“That was a blast,” Wezniak said of the Fort Myers experience. “You got out there and you know you’re going to have to beat all those great teams that got invited from all over the country and you know you’re going to have to go out there and play as hard as you can, the best you can. You just have to leave it all on the field and whatever happens, happens and then you don’t have to worry about the outcome too much.

“You learn from it, you know, and you can always learn from other people and other great players like that,” he continued. “You try to make yourself better off of that (experience) and you kind of size yourself up compared to those other teams and say, ‘Yeah, we can beat them; we’re better than them.’”

During their run to the 15u PGWS national championship, the Warriors knocked off, in order, the Houston Banditos Black (Texas); Florida Burn (Florida) and the Dirtbags (North Carolina), all in pool-play (they lost to Chet Lemon’s Juice out of Florida during pool-play).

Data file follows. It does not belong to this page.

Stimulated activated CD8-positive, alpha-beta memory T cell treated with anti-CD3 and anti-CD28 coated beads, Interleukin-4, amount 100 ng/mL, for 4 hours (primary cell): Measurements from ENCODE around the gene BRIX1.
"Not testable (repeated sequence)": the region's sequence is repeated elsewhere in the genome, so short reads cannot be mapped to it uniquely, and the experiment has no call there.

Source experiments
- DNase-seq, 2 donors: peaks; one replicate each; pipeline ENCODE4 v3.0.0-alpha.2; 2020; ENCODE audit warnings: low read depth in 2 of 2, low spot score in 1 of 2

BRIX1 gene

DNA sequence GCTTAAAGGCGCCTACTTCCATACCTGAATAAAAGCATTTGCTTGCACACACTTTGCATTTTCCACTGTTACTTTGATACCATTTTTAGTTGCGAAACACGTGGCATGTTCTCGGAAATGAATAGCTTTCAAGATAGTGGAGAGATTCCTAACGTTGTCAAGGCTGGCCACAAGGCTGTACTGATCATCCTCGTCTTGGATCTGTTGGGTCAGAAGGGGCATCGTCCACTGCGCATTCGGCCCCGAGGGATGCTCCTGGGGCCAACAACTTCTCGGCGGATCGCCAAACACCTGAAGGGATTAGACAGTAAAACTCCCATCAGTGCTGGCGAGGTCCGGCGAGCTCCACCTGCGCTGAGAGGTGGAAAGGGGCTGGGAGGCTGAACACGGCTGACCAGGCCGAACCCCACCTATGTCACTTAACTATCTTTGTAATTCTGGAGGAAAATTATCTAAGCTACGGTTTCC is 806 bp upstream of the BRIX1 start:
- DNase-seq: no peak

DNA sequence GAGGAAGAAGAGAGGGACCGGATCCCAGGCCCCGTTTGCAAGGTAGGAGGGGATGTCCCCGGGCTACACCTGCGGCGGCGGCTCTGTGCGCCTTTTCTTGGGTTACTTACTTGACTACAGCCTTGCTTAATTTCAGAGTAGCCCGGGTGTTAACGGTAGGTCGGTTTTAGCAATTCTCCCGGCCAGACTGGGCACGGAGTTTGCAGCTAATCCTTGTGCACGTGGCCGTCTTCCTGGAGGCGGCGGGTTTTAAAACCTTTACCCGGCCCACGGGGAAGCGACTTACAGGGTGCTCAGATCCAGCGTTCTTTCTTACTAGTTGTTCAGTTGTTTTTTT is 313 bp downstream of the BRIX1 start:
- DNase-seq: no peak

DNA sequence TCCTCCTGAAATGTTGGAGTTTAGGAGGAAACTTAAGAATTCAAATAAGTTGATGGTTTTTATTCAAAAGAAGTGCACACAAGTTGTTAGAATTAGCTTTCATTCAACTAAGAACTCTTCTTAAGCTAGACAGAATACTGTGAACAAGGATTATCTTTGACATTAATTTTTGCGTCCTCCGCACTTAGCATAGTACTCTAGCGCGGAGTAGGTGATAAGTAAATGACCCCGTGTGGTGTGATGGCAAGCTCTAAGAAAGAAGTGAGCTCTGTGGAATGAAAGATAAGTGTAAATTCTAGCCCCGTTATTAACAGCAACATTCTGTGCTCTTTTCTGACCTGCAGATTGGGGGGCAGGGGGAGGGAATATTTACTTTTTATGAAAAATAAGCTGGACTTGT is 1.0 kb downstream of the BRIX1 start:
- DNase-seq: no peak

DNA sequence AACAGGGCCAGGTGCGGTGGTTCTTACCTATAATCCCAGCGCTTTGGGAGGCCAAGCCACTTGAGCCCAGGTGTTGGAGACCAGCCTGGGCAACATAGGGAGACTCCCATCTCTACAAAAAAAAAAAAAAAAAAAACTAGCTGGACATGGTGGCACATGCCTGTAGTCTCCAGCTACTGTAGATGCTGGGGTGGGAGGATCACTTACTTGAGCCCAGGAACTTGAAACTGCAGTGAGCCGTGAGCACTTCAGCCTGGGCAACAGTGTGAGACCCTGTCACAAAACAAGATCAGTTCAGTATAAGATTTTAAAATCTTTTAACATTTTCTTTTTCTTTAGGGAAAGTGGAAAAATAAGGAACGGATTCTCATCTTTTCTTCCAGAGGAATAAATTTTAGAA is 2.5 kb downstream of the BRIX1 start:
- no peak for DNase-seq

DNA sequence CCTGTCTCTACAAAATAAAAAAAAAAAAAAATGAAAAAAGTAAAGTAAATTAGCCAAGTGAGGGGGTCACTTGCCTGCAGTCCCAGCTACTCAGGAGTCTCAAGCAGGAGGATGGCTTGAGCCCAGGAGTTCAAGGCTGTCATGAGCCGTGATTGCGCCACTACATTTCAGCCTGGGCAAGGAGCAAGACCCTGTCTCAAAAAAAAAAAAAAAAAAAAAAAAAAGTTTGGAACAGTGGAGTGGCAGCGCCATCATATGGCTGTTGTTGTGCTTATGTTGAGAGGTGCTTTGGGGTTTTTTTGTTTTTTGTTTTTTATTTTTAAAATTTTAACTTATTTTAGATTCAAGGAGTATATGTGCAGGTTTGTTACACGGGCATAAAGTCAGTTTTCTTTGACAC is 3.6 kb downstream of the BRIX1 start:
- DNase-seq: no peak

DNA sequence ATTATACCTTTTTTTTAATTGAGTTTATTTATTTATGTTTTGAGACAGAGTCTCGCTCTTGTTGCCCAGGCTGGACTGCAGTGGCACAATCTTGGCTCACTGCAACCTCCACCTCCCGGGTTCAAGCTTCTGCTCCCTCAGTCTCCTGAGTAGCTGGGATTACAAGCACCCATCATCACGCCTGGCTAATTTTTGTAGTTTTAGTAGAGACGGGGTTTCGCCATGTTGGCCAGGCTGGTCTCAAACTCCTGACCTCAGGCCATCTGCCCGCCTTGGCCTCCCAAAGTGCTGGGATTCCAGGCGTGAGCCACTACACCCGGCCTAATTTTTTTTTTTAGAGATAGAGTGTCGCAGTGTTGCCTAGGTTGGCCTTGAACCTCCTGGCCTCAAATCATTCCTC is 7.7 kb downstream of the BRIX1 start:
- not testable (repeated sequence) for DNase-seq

That was good enough to advance to the semifinals where they beat the EvoShield Canes (Virginia) before finally knocking off the West Coast Mariners (Washington) in a surprising all-West Coast championship game.

“Those are all good programs; those are the best programs in the United States,” Spiers said. “We were fortunate that Perfect Game selected us to go out there and we just wanted to go out there and represent California well. We were fortunate to compete in every game.

“Out here in California the competition is really tough so we just get after it and see whatever happens,” he continued. “They just try to eliminate the fear and get better every game, every pitch and they’re just having fun.”

There is obviously disappointment in not showing as well as had been hoped here in their own backyard, but even before the one-sided loss to Los Angeles-based GBG Marucci, Spiers vowed this team would return to Florida next year to try to win the 2015 16u PG World Series national championship.

“This group is fun, is what they are,” he said. “They get out there and compete and once they get through the lines they pick up their intensity. That’s when they get their business-like attitude, is when they get out on the field, but in between the games and stuff, it’s really a great group; it’s like a family. The chemistry is through the roof and it’s a good group; I’m very fortunate.”